Brooks, whose career also included stints at USA Networks, ad agency N.W. Ayer & Partners and NBC, has TV, book and music projects in mind. He became interested in copyrights while researching his book Lost Sounds, which profiled the role of African Americans in the earliest years of the recording industry. The book's CD adapation won a 2007 Grammy Award.

Those and other travels have yielded many friends around the country. “I think I'm going to go bother some of them” in retirement, he said.

ITV's Kalick Hyperlinks To Google's TV-Ad Unit

Irv Kalick has made the leap from interactive TV to … interactive TV ads.

In March, Kalick left TVWorks, the interactive television joint venture between Comcast and Cox Communications. He became president of the TVWorks applications division in spring 2005 when the venture acquired ITV developer MetaTV, where he was CEO. He said he left after the MetaTV team was “situated happily” and integrated with Comcast's product development and engineering operations.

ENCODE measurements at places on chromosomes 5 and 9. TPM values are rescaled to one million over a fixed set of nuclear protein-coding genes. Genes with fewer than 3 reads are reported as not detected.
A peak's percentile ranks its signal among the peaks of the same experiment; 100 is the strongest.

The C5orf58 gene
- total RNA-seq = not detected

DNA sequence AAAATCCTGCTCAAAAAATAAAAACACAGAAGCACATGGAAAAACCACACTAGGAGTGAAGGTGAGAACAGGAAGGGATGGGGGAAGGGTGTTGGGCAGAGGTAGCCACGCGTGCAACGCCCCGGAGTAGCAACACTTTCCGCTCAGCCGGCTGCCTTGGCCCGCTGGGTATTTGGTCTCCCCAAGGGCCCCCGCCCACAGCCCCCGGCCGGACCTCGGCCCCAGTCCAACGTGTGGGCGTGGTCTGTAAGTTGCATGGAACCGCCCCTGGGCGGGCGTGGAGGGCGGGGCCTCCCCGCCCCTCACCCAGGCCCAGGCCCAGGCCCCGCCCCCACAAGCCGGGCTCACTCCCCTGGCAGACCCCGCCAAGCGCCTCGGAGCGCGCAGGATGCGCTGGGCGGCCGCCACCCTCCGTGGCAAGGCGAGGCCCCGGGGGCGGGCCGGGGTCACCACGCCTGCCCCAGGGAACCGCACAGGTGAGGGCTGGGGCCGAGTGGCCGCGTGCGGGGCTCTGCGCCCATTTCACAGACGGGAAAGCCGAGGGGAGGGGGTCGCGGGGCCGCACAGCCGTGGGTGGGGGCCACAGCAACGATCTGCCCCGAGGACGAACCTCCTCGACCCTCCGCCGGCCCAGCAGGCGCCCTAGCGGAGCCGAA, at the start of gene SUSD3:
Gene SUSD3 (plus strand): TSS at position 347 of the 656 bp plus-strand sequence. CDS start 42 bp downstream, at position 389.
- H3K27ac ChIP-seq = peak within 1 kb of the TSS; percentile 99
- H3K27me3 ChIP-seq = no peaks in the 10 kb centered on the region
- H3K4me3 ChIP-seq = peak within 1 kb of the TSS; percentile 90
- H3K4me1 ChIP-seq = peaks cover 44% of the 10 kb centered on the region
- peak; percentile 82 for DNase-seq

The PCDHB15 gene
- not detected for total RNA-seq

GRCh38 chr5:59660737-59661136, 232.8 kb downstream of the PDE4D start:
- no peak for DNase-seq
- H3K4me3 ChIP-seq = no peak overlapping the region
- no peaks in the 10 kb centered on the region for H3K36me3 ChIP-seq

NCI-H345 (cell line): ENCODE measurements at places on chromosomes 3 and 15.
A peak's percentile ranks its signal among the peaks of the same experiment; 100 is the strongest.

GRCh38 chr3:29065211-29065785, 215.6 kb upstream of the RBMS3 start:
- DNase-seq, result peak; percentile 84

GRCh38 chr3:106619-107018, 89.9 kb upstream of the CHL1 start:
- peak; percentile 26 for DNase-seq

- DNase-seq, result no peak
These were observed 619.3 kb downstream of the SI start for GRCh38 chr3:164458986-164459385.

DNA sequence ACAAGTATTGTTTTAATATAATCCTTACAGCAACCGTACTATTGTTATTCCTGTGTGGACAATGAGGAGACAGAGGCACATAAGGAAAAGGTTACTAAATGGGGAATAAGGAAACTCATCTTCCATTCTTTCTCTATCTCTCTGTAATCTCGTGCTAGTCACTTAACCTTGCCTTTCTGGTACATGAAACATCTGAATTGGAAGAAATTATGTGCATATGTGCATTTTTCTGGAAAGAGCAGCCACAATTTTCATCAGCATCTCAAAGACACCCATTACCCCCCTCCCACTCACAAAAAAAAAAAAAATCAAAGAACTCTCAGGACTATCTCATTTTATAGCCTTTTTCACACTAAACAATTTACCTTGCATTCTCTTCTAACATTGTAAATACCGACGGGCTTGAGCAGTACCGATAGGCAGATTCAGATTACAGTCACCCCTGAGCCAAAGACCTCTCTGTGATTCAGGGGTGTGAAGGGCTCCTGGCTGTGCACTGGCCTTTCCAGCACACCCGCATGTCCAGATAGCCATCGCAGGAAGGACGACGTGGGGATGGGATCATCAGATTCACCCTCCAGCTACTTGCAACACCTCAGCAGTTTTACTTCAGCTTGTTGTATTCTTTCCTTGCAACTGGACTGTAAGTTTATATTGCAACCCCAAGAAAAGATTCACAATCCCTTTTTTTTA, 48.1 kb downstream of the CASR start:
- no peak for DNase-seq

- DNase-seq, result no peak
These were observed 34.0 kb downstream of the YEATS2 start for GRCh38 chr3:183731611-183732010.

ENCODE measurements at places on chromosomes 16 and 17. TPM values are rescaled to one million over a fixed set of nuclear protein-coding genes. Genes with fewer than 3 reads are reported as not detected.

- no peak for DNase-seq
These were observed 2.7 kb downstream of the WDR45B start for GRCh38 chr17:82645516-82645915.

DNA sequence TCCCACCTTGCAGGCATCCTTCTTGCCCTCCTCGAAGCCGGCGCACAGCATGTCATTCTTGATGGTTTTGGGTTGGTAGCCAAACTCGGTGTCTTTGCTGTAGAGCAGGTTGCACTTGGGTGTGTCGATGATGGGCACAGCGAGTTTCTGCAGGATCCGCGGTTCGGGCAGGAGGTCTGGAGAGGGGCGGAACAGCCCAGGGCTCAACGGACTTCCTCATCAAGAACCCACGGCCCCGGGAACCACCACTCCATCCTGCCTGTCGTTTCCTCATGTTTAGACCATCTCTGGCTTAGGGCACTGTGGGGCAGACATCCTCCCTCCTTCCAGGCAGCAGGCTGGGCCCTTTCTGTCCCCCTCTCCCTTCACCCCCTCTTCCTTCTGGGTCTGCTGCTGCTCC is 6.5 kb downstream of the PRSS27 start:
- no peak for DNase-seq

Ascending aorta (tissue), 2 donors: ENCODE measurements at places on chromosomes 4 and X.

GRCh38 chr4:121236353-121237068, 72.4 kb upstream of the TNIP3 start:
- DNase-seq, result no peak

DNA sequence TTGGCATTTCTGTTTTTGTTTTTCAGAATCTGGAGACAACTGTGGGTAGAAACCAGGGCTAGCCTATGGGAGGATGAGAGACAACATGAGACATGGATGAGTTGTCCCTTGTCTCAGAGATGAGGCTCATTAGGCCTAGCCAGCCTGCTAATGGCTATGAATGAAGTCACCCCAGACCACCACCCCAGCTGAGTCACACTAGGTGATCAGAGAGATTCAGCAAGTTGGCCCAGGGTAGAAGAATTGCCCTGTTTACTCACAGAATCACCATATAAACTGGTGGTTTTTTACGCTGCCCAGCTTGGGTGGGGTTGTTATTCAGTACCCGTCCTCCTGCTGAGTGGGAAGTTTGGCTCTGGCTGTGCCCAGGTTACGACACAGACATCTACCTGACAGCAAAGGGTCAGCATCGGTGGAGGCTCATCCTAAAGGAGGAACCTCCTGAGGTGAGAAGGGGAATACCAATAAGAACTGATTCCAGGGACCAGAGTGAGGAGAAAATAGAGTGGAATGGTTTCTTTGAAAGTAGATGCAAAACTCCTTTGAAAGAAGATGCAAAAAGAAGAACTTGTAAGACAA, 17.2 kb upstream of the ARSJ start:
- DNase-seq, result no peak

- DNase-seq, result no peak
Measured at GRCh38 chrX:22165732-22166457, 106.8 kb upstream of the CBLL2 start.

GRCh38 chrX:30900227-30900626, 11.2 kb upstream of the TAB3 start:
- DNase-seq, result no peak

Since then, he's been doing consulting work for Google's TV advertising unit. Specifically, Kalick is helping to market the search giant's AdSense For TV (AFTV) service, which provides a platform to sell advertising inventory on cable networks in an auction format. Google has lined up EchoStar Communications to pilot the system. “We're trying to explain to people what we're doing, what it is… and trying to get other distributors on board,” he said.

Kalick said he is also continuing to provide consulting for Comcast surrounding business issues with TVWorks as well as other media and technology companies. “There's so much going on in the interactive advertising, application, video-on-demand space right now,” he said, adding, “I'm enjoying non-corporate life.”